Discourse

Morrissey: How did the ultimate anti-establishment artist make it against all odds?

We have become acclimatized to safe public figures who brand themselves as a commodity like a soft drink, palatable at first but devoid of any substantial nourishment.
Fiona Dodwell
Fiona Dodwell The Post Millennial

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Morrissey perhaps said it best when he mentioned the issue of controversy in the public eye. "I've never intended to be controversial, but it's very easy to be controversial in pop music because nobody ever is."

Indeed, when one looks at some of the industry figures who've fancied themselves as trouble-makers over the years, (the likes of Kanye West, Marilyn Manson, Madonna and Eminem) it's not hard to see why Morrissey pushes people's buttons far more than anyone else. For his are not empty gestures geared towards creating a public buzz or a publicity stunt designed to get people talking: the apparent "controversy" of Morrissey, both as a person and an artist, is that he is simply himself.

There is no mask. No media courting, no "self-edited" niceties and certainly no pretenses. In this, Morrissey is one of the most unique artists of our time, for he has never tried (or needed) to create a storm around his career. He, quite simply, is the storm, and his fans adore him for it.

When we look to today's current and upcoming stars of the music world, there appears to be a sort of "limpness" to their public persona. Witty tongues are whittled down to sensible smiles and polite nods; words that have an edge are quickly filed down into something media-friendly, and public apologies come slipping out of their mouths like the damp squibs that they are.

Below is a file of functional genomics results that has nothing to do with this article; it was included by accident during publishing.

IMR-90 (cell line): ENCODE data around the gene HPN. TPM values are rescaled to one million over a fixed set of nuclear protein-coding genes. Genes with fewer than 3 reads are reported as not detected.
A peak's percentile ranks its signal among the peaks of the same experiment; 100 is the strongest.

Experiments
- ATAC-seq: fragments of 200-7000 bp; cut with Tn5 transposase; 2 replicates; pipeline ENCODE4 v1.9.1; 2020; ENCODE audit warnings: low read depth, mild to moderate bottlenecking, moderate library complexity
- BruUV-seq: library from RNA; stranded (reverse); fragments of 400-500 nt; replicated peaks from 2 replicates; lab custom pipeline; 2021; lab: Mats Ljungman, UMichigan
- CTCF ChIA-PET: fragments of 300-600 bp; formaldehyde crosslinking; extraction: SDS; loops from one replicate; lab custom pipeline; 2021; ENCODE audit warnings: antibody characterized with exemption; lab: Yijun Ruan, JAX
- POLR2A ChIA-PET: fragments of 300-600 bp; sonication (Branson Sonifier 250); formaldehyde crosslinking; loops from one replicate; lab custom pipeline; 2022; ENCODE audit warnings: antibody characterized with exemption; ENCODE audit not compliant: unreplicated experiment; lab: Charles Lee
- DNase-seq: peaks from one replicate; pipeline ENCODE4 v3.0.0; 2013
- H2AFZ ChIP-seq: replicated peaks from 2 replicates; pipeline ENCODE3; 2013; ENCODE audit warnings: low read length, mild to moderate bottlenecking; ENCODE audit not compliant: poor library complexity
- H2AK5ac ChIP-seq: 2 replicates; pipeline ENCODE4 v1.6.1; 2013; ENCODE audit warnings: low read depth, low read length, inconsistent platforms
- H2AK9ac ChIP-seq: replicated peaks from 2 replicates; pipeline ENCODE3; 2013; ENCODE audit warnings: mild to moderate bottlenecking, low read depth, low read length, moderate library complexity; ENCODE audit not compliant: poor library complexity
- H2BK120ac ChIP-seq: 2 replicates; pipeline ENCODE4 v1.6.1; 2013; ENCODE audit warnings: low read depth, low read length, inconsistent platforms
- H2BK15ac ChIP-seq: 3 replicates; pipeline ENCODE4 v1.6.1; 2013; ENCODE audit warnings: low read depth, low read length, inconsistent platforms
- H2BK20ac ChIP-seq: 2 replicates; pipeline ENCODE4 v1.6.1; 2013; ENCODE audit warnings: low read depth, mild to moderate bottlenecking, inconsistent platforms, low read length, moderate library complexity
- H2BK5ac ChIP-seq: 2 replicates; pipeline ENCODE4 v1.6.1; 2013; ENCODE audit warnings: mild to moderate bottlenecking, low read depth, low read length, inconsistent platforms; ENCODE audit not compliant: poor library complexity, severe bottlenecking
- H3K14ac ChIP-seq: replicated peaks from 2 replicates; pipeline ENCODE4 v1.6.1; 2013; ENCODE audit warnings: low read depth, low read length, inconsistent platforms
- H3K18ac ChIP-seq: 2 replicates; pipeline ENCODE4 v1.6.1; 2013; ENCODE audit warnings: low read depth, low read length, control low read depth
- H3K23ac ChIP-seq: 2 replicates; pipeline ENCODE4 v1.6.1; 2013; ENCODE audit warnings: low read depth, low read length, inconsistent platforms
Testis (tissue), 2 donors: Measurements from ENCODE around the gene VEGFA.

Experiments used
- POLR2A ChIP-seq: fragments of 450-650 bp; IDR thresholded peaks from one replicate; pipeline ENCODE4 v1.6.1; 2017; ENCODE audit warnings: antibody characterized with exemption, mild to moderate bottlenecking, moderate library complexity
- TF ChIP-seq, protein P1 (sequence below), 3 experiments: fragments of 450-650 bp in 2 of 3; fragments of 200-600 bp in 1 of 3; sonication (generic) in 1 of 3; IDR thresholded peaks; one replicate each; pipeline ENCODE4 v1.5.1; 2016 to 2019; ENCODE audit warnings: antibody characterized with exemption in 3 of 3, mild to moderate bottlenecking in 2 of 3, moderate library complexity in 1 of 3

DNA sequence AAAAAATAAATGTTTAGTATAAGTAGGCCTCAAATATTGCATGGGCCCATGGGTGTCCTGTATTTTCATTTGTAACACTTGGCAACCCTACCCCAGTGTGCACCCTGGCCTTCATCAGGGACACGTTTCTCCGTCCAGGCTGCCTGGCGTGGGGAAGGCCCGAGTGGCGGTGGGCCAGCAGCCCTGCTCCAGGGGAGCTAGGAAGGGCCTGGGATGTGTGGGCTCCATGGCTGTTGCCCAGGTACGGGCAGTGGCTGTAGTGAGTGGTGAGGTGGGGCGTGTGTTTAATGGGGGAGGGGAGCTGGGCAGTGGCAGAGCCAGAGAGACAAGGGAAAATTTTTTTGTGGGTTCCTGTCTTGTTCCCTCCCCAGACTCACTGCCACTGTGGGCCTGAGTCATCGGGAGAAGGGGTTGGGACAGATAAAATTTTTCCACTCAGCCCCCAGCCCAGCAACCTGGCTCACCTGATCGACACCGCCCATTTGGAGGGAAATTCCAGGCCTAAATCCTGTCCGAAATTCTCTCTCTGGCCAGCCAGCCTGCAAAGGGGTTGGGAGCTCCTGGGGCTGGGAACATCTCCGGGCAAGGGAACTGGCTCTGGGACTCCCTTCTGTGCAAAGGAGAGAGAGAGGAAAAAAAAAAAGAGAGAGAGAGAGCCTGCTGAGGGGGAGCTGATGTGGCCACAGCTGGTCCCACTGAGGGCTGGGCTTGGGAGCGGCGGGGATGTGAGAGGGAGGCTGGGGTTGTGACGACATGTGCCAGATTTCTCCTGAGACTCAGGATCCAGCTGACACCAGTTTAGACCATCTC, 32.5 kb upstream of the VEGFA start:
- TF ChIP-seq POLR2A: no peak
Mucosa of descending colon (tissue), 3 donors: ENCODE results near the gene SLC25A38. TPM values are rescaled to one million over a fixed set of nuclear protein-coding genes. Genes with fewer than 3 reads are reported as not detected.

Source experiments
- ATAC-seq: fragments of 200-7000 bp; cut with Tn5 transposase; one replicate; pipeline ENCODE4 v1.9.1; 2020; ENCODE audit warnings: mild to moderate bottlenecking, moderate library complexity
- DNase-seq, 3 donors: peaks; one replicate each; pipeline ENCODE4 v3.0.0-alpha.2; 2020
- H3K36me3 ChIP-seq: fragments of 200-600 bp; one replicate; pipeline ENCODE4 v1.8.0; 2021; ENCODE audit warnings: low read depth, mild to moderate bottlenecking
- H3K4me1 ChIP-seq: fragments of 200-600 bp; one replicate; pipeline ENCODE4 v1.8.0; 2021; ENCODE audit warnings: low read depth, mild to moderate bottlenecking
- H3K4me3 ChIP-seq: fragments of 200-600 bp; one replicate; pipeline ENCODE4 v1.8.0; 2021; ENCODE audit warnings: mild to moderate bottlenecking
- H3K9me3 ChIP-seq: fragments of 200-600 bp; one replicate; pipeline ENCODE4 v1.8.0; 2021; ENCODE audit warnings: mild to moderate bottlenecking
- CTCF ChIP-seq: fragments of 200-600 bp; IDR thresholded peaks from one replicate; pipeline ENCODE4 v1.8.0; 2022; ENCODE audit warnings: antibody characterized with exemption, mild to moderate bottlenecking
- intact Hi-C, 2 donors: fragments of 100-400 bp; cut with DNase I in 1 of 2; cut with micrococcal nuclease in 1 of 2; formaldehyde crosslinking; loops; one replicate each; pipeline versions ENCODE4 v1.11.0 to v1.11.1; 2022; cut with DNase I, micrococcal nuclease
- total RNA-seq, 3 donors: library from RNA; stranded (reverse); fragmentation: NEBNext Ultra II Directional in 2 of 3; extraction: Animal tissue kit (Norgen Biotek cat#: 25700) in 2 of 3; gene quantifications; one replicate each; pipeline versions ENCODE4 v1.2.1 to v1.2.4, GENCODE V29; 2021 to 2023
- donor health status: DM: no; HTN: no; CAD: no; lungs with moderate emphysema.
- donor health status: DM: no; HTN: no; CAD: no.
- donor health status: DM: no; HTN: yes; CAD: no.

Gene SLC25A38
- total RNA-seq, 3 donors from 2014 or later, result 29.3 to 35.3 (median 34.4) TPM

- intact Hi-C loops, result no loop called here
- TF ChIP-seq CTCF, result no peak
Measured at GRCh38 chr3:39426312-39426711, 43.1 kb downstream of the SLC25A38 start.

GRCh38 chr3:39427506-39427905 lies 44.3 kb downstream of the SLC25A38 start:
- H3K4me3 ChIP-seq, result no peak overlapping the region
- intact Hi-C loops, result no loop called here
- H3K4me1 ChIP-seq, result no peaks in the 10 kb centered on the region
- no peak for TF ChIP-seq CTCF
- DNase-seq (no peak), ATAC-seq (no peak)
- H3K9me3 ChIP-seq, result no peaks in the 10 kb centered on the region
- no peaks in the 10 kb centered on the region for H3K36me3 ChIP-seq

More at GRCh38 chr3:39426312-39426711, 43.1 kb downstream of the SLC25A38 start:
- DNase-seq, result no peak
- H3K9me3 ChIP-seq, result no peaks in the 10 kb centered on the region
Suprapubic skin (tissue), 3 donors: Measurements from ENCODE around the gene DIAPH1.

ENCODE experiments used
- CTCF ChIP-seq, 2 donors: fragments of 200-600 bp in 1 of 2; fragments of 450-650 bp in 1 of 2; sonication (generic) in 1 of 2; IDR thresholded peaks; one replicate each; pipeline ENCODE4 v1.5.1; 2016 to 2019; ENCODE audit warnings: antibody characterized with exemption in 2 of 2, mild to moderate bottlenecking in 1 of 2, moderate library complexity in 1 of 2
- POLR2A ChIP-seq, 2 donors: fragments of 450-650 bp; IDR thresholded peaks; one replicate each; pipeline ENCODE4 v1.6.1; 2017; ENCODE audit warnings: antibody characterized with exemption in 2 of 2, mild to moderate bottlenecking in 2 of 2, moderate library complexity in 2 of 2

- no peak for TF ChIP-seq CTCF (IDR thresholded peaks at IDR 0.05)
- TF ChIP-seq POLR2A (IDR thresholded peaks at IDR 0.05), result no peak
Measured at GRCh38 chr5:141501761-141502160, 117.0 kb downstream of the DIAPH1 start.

Insincere, safe, well-trained figures that toe the line and are usually quick to distance themselves from whatever the world has decided that day must be targeted. There is often, to artists like this, no back-bone. And for those that choose to stand up and trade their media praise for honesty, the price is often high. Morrissey knows this more than anyone, but perhaps his detractors do not: he's as adored and loved as an artist today because of his spirit of genuineness and truthfulness—not despite it.

It makes people uncomfortable, perhaps, that Morrissey doesn't reign in his tongue, his thoughts, his opinions. We have become acclimatized to safe public figures who brand themselves as a commodity like a soft drink, palatable at first but devoid of any substantial nourishment.

We've come to expect artists to be scripted, rehearsed and pandering to the perpetually-outraged social media mob and this makes Morrissey all the more an easy target for not shying away when standing up for his opinions and beliefs. He is not standing for the popularity contest; for him there is no contest. He dances to his own tune and those that appreciate him follow.

Opinions on Morrissey vary widely depending on who you ask. From his early days with The Smiths right up until his solo releases in recent years, he appears to be a divisive figure. The mainstream media have sadistically enjoyed cultivating a mock image of the man so far removed from the truth that probably the artist himself no longer recognizes who they are speaking of. His peers in the music industry seem keen to shovel disparaging words towards him, lest they be viewed as being "like him" (they needn't worry, few of us believe most of the meandering beige bores would be capable of being like him if they tried).

When it comes to "playing it safe," there is an almost humorous aspect to watching fellow famous figures being asked their opinions on Morrissey in press interviews. "Well, we like his music," they all mewl awkwardly, "but of course we don't agree with a lot of what he says," they all hasten to add, thus removing any possible "guilt" they must bear from admitting their admiration of the artist's rock solid back catalogue of pop gems.